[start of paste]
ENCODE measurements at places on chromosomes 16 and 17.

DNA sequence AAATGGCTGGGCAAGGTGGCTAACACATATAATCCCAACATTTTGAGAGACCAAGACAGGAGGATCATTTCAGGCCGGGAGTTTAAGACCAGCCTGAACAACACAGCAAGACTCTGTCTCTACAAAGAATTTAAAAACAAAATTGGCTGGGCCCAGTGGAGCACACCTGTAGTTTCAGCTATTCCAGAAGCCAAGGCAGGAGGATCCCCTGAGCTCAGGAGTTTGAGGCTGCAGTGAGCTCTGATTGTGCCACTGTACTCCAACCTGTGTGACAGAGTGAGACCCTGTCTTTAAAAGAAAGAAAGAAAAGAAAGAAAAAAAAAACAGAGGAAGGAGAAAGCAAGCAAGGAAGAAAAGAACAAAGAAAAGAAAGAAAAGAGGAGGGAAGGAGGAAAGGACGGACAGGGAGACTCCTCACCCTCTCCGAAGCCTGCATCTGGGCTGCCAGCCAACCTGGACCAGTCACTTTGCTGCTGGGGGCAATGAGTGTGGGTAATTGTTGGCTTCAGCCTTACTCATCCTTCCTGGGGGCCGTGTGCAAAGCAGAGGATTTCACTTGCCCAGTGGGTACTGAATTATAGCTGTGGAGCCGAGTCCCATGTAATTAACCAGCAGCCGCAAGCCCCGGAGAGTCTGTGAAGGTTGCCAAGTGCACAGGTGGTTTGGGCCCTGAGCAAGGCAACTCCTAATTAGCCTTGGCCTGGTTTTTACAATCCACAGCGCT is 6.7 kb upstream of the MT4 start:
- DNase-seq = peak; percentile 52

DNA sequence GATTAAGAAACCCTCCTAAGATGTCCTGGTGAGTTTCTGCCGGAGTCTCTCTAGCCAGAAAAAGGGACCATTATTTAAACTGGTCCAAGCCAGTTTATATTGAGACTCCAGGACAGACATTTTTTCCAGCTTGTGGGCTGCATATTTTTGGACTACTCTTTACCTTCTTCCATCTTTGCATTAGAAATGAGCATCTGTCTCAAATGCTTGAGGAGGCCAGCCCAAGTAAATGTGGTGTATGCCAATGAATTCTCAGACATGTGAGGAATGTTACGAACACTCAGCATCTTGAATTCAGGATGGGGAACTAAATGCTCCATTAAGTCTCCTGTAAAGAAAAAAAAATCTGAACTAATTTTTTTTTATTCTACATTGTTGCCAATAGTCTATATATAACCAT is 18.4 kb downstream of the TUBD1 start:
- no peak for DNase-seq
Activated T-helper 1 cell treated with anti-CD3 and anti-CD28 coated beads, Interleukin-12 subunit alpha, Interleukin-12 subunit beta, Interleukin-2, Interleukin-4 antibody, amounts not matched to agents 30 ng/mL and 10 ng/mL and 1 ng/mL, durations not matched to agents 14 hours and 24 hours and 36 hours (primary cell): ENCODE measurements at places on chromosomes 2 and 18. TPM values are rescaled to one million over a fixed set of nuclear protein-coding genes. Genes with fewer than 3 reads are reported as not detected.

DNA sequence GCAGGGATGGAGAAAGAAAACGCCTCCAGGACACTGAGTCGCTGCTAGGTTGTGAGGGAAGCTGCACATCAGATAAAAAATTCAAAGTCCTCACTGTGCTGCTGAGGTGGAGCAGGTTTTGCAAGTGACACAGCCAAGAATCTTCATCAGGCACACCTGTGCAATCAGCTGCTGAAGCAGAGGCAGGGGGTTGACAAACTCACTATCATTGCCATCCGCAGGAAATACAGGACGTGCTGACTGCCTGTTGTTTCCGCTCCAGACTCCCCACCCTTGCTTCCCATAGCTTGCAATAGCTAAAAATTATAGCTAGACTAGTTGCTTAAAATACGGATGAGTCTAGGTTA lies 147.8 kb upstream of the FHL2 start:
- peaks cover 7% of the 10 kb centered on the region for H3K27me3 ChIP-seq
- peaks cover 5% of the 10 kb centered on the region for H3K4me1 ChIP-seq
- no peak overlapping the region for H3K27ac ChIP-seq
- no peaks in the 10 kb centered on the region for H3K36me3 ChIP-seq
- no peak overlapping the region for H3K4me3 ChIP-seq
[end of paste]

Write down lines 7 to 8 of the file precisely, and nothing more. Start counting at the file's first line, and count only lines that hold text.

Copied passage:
DNA sequence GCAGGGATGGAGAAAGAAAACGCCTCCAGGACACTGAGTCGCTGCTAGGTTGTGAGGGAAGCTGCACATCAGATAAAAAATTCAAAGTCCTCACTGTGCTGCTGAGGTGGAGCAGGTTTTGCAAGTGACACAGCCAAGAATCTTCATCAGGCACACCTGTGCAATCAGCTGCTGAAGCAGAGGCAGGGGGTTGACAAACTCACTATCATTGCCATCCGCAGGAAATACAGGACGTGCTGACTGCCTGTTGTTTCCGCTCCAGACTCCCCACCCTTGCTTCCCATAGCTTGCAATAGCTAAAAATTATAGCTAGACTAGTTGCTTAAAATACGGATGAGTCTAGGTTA lies 147.8 kb upstream of the FHL2 start:
- peaks cover 7% of the 10 kb centered on the region for H3K27me3 ChIP-seq